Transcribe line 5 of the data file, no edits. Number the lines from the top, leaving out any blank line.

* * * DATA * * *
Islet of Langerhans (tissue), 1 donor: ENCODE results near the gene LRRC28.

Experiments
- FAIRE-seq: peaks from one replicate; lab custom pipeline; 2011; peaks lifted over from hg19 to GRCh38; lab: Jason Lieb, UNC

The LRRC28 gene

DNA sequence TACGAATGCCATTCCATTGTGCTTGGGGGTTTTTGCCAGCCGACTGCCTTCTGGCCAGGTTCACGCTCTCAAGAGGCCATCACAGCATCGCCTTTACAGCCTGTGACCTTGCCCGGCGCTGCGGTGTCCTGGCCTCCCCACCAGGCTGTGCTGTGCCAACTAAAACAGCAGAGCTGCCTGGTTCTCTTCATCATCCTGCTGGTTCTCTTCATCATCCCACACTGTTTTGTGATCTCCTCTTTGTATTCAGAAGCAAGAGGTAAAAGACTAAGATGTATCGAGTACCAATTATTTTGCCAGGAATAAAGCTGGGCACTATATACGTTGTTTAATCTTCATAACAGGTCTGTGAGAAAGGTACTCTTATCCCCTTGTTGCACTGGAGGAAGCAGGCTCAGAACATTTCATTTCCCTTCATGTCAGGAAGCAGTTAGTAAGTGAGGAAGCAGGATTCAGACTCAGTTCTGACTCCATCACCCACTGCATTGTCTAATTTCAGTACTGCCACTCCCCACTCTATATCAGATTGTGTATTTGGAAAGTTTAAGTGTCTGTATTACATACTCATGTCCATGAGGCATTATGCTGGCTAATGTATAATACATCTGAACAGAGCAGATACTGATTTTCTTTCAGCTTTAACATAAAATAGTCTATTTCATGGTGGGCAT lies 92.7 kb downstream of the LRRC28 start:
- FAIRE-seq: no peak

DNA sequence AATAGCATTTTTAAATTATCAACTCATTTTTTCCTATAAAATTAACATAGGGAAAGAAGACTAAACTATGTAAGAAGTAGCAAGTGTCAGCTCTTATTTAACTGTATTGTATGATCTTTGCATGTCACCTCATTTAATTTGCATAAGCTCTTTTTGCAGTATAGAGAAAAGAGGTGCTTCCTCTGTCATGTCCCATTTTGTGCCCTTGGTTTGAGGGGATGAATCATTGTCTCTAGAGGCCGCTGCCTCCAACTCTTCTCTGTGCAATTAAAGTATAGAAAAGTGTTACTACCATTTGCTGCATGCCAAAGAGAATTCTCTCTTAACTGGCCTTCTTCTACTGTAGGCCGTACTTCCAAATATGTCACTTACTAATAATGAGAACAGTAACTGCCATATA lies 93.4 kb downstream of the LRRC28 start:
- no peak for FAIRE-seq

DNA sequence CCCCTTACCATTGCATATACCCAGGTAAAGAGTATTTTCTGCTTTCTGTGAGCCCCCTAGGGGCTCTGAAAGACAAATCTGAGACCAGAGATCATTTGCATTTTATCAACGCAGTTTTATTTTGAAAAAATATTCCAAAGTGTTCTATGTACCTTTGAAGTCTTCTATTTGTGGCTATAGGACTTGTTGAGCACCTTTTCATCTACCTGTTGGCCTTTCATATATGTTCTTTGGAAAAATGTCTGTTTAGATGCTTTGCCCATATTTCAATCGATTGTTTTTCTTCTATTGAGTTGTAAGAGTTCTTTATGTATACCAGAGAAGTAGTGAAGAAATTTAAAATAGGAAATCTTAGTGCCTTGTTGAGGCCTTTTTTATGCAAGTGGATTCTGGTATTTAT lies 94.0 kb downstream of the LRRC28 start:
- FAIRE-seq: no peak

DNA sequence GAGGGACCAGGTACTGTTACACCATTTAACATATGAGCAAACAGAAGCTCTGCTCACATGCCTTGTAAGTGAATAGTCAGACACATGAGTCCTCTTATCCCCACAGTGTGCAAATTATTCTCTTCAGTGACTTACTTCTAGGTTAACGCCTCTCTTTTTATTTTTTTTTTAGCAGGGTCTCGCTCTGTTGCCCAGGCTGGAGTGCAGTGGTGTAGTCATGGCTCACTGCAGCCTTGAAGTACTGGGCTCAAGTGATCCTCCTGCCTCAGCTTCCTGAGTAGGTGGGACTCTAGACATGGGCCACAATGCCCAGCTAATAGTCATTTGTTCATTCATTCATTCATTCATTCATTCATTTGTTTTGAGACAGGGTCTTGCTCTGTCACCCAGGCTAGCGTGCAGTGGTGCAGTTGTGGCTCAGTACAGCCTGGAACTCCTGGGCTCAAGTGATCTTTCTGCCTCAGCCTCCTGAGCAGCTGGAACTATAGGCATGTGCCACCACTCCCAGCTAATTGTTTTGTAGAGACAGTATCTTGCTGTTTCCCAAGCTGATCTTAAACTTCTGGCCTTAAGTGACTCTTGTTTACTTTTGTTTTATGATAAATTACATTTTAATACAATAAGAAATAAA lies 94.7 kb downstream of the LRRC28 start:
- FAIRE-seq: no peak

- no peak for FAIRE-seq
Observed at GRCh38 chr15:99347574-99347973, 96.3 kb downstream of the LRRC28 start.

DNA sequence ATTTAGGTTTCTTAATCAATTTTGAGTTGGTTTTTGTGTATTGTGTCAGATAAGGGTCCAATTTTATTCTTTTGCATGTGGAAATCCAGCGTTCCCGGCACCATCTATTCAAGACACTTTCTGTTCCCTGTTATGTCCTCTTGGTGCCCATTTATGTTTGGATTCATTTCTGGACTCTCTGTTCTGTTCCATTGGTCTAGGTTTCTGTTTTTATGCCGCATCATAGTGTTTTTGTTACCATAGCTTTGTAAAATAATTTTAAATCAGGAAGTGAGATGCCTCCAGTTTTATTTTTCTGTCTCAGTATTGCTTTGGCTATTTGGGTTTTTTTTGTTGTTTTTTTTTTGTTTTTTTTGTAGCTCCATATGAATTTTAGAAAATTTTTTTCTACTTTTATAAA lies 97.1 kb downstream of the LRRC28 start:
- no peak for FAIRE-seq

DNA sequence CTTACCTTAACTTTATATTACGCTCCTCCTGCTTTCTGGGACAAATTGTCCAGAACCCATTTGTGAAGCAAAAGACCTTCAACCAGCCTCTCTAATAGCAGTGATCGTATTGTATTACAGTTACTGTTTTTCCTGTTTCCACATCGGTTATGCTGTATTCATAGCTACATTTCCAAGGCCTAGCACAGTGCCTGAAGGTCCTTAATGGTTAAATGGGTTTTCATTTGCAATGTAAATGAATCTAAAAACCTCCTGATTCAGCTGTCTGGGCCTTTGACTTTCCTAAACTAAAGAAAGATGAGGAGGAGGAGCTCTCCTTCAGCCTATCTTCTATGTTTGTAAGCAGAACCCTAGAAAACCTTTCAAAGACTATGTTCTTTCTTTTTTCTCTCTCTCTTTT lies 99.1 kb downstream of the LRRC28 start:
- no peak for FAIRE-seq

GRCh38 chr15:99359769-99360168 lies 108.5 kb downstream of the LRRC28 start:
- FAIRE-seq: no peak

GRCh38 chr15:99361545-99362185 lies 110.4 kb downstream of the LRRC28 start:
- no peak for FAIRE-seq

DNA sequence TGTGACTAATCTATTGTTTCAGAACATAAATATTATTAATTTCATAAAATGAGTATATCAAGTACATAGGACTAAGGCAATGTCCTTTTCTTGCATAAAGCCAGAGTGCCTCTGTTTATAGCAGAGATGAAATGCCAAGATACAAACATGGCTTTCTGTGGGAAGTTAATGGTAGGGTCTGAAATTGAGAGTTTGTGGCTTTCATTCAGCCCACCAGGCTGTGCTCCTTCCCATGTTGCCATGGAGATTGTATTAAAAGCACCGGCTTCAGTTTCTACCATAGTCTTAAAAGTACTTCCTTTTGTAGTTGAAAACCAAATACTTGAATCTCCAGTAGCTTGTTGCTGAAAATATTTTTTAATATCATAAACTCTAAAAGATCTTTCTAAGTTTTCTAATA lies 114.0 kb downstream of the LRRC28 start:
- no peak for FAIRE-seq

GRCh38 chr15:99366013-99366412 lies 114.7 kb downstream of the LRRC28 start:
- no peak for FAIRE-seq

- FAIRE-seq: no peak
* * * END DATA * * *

DNA sequence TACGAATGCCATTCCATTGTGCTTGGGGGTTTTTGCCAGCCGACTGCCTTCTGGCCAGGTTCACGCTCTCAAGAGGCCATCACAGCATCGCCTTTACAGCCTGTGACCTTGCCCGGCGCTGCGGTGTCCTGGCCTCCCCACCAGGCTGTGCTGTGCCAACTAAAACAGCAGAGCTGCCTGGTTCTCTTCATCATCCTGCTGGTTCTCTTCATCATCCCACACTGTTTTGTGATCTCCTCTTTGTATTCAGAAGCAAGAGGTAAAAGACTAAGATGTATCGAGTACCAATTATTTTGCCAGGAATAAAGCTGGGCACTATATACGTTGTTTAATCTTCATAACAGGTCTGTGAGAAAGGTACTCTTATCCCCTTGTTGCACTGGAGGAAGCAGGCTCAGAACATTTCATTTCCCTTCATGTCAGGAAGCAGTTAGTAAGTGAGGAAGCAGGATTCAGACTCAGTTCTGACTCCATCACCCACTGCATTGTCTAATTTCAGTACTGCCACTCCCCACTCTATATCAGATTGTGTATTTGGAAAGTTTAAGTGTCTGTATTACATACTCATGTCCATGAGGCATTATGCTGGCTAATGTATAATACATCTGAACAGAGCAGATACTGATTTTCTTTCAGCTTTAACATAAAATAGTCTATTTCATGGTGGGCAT lies 92.7 kb downstream of the LRRC28 start: